DUP leader Sir Jeffrey Donaldson has described the “wall being broken” on the Northern Ireland Protocol.
Mr Donaldson made the claim after the EU had earlier confirmed plans to bring new proposals to deal with the protocol.
Speaking to BBC’s Talkback programme, Mr Donaldson said he didn’t expect the new proposals to be acceptable but said it would prompt further negotiation.
Mr Donaldson said the change of tone from the EU was as a result of “unionists standing together”.
“We were told weeks ago the EU were not in a position they were ever going to reopen negotiations. I think we have breached the first wall,” said Sir Jeffrey.
"I think the pressure we have brought to bear...has focused minds both in London and in Brussels.
"We still have a long way to go, I don’t pretend otherwise. We have opened up the protocol there is the beginning of a negotiation, we will see what emerges from that.
“The EU can call it what they will, they can present it whatever way they wish, but in the end the wall has been breached.”
Ulster Unionist finance spokesperson Steve Aiken said the Government must insist “at a bare minimum” on the introduction of easements detailed in the UK Command Paper.
He added: “We await with interest the EU proposals to deal with the real challenges that the Protocol is imposing on all of the people of Northern Ireland.
“However, Mr Sefcovic’s statement today that he ‘welcomed’ the ongoing and increasing trade diversion between NI and the Irish Republic and his lack of recognition that the Protocol has significantly undermined the Belfast Agreement, shows he is guilty of selective listening despite his recent trip to Northern Ireland.”
The proposals are expected to be issued by the "middle of next week", Marcos Sefcovic has said.
The European Commission Vice President said he hopes the proposals will be considered in new talks with the UK.
The EU official made the comments in Dublin on Thursday.
The renewed talks to solve the protracted issue are expected to begin before the end of October, with talks to continue throughout November with a view to concluding before the end of the year.
The proposals will focus on animal checks (SPS), customs, medicine supplies and providing a voice for Northern Irish representatives in the EU.
Mr Sefcovic said the new proposals would be "very far reaching" and that he hoped they would be seen as such.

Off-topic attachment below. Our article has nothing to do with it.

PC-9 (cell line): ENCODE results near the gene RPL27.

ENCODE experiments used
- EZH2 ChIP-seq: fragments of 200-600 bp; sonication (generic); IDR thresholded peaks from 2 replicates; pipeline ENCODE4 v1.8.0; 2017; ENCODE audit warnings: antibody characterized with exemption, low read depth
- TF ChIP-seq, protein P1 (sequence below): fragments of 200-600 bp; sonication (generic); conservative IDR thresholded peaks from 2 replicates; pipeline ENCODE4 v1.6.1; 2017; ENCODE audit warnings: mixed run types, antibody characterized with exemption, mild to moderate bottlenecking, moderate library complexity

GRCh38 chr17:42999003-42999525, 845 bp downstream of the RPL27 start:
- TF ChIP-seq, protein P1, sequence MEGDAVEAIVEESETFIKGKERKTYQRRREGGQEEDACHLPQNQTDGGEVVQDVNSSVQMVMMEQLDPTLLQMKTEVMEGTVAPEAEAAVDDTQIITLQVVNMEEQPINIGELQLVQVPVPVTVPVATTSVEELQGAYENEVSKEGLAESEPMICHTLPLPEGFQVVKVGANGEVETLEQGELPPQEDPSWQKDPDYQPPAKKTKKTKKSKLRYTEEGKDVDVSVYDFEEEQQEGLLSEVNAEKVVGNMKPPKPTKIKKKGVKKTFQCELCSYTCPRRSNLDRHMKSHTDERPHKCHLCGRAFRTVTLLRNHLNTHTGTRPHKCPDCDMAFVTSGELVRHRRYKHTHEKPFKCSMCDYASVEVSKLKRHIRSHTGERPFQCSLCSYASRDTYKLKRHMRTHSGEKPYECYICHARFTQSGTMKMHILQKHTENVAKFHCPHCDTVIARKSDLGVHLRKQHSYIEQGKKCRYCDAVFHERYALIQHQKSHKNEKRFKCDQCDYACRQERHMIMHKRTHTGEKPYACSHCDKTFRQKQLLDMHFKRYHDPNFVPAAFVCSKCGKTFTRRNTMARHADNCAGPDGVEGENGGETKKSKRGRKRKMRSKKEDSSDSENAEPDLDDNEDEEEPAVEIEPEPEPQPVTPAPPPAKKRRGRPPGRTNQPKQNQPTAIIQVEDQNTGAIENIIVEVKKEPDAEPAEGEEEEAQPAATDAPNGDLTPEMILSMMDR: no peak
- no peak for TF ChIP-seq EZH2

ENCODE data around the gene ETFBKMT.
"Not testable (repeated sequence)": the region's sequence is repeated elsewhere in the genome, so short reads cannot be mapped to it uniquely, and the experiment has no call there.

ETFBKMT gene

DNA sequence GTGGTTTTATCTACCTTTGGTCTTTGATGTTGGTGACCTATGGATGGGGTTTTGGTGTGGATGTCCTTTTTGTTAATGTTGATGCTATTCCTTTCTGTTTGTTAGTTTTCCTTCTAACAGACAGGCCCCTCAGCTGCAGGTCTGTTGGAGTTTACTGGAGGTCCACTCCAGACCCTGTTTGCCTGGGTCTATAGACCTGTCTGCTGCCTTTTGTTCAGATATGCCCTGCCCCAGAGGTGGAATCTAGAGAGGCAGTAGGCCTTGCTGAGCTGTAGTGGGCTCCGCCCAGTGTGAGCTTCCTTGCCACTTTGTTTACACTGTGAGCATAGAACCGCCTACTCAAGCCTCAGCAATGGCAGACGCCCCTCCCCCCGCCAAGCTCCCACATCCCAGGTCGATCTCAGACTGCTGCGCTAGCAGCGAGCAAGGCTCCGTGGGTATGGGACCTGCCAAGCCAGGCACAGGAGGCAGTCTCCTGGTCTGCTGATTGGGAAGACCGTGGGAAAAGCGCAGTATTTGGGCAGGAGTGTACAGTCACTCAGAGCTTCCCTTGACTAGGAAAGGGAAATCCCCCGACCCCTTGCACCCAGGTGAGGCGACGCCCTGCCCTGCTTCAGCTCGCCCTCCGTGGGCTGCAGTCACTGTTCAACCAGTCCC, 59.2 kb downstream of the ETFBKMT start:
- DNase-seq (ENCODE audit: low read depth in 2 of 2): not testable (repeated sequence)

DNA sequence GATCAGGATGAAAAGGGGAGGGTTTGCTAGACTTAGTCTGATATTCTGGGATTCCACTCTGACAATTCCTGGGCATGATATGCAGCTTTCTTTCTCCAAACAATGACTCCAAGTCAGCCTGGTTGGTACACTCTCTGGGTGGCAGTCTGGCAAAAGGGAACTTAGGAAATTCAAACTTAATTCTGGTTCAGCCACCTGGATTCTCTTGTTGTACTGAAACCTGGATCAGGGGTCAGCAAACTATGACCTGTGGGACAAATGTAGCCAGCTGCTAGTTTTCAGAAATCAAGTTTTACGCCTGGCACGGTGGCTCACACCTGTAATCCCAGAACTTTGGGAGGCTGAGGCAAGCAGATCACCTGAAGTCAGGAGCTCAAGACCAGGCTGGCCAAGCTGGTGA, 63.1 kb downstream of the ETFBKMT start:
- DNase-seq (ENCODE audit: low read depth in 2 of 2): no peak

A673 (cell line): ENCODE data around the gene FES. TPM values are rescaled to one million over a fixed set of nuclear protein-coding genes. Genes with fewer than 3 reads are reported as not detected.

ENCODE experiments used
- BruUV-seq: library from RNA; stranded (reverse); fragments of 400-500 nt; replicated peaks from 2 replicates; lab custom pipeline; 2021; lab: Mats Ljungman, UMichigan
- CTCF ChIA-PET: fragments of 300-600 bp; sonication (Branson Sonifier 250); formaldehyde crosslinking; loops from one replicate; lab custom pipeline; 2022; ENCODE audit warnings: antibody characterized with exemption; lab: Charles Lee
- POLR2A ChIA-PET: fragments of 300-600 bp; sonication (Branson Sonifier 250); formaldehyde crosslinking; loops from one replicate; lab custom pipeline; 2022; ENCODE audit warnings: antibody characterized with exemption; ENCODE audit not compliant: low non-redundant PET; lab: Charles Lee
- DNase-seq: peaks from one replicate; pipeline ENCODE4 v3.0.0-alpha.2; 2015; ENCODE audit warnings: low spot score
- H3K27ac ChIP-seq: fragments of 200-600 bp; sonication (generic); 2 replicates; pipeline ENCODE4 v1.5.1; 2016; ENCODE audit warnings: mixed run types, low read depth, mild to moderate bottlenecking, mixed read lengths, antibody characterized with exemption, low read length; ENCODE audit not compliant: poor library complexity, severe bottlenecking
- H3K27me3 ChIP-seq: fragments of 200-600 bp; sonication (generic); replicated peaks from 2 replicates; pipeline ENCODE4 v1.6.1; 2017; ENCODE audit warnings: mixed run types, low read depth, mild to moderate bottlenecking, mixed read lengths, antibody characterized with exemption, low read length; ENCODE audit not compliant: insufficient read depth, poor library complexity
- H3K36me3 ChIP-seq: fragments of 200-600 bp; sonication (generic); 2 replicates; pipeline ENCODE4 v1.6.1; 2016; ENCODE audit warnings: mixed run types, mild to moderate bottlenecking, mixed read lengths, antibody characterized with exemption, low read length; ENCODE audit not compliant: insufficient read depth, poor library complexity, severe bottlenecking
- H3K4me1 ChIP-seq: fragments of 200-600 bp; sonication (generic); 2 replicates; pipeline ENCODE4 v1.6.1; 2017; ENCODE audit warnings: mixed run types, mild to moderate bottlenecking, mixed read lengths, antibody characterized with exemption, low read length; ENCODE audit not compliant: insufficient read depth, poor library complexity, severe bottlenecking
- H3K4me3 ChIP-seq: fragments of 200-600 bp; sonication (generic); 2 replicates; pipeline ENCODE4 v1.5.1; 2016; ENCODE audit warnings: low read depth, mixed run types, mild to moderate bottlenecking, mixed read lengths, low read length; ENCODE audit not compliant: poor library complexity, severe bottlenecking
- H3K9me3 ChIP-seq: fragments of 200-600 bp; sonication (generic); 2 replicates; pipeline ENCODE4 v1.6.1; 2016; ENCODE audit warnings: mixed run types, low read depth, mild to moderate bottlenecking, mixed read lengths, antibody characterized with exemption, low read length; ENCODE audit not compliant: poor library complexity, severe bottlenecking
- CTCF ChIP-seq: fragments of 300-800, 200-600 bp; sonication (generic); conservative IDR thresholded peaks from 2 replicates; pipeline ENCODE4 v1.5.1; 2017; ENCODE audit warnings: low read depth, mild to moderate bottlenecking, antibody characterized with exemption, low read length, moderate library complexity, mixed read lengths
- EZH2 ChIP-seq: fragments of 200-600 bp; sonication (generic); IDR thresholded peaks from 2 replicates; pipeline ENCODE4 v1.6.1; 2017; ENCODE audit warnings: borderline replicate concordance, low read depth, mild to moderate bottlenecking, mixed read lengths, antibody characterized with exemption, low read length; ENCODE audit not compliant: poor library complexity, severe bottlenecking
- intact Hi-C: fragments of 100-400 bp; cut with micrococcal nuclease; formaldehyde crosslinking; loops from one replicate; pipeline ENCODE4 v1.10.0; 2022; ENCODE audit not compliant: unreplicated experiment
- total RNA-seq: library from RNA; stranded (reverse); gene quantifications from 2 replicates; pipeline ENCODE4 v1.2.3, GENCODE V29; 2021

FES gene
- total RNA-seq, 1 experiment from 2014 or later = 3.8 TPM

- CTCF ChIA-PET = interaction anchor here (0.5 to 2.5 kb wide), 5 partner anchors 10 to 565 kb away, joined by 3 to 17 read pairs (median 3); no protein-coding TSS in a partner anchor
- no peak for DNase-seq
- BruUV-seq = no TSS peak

He added: "I think it is the best interest of both of us that we will try to find a reasonable solution before the end of the year, early next year.
"It's a very simple proposal but from our perspective these would be really, I would say, very far-reaching proposals.
"I sincerely hope that it will be seen as such by our UK counterparts and they engage constructively in our discussion, because I think we have to move from the tough political rhetoric, from the threats we hear all the time, down to the business that actually solves the problems."
The intervention comes after Brexit Minister Lord Frost told the Conservative Party conference earlier in the week that the UK could trigger the Article 16 safeguard mechanism as part of the NI Protocol.
Lord Frost said action could be taken by Christmas as he called for “short, intensive” talks with the EU to get under way swiftly.
He told the conference in Manchester that he would “soon be sending” new legal texts to the EU with proposals to resolve the “serious political problem”.
“I hope that might change over the next couple of weeks or so. It does need to be resolved though, one way or another, whether it’s through negotiations or Article 16,” he told a fringe event arranged by the Policy Exchange think tank.
On Wednesday, Irish Foreign Affairs Minister Simon Coveney said that he did not think it was likely that Boris Johnson’s Government would take what is seen to be the nuclear option of triggering Article 16.